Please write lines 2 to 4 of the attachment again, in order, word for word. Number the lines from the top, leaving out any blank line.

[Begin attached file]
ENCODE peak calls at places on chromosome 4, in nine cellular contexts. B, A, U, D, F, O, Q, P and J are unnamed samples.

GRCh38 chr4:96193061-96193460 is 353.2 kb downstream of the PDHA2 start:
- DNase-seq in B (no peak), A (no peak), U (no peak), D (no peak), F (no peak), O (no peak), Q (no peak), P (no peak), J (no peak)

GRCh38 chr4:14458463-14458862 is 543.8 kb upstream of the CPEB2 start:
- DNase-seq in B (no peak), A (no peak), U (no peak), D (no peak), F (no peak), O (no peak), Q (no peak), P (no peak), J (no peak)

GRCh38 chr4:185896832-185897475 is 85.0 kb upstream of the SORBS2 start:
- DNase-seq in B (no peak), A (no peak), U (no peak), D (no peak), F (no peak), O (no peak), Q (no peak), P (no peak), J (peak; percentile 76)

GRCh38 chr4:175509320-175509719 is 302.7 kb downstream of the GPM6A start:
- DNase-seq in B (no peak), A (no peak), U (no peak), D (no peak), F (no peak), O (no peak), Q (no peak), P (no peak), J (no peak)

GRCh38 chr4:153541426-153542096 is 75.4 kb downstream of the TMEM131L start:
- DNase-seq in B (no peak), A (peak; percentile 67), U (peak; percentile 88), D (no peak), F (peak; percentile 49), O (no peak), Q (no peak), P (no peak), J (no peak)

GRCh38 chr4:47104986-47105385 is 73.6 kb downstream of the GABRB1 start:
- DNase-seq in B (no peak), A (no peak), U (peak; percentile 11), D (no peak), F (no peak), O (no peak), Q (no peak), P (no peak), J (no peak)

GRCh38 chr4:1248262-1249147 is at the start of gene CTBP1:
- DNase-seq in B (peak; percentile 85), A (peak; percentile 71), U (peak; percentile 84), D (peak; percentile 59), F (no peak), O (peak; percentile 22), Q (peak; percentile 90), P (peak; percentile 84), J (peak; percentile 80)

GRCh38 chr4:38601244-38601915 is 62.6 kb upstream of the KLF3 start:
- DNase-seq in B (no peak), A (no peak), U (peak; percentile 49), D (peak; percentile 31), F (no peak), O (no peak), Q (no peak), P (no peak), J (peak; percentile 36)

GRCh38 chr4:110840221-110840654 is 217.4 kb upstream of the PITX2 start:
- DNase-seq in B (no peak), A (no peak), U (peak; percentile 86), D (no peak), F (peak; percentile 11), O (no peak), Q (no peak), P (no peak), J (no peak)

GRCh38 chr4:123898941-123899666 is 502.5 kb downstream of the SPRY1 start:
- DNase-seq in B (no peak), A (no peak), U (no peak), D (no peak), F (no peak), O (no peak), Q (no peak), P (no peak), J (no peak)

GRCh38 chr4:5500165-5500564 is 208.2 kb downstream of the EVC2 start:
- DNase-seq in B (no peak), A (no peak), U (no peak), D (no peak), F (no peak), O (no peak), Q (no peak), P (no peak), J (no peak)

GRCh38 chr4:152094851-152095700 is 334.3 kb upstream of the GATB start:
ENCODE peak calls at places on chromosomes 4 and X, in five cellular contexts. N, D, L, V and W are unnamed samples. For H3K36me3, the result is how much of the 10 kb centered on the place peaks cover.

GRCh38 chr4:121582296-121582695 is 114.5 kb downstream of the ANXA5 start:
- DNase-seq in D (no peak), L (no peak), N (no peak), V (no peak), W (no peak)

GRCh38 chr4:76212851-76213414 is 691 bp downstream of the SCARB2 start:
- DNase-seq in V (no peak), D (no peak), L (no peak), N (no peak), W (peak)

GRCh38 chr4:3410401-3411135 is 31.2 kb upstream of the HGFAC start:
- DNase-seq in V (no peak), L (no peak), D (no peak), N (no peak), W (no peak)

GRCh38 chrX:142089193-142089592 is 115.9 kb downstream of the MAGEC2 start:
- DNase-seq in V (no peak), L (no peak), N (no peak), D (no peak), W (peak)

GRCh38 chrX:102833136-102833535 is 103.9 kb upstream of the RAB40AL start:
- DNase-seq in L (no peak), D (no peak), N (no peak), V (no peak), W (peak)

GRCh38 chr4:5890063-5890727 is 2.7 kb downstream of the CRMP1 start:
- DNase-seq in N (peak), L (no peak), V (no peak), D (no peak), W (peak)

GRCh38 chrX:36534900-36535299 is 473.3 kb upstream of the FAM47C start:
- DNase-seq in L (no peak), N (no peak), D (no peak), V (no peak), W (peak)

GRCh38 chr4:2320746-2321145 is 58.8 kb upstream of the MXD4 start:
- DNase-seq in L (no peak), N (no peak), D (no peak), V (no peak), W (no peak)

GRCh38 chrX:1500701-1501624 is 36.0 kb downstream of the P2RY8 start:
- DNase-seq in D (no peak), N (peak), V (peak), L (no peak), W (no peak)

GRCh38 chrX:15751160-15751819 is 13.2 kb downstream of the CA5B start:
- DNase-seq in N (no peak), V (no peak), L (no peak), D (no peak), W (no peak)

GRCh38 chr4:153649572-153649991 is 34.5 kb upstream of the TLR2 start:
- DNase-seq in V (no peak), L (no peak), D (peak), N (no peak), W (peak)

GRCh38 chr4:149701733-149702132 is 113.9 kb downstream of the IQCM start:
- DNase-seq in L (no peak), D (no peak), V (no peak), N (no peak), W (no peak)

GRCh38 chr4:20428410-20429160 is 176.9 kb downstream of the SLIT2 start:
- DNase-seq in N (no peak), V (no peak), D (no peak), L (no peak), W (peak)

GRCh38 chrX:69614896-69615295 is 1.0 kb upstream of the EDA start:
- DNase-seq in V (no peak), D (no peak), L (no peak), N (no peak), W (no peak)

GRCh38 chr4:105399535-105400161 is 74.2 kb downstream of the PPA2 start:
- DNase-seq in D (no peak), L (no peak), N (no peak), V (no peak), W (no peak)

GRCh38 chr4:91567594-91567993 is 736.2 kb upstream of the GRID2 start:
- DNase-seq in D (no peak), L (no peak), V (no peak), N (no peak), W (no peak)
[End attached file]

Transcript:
GRCh38 chr4:96193061-96193460 is 353.2 kb downstream of the PDHA2 start:
- DNase-seq in B (no peak), A (no peak), U (no peak), D (no peak), F (no peak), O (no peak), Q (no peak), P (no peak), J (no peak)

GRCh38 chr4:14458463-14458862 is 543.8 kb upstream of the CPEB2 start: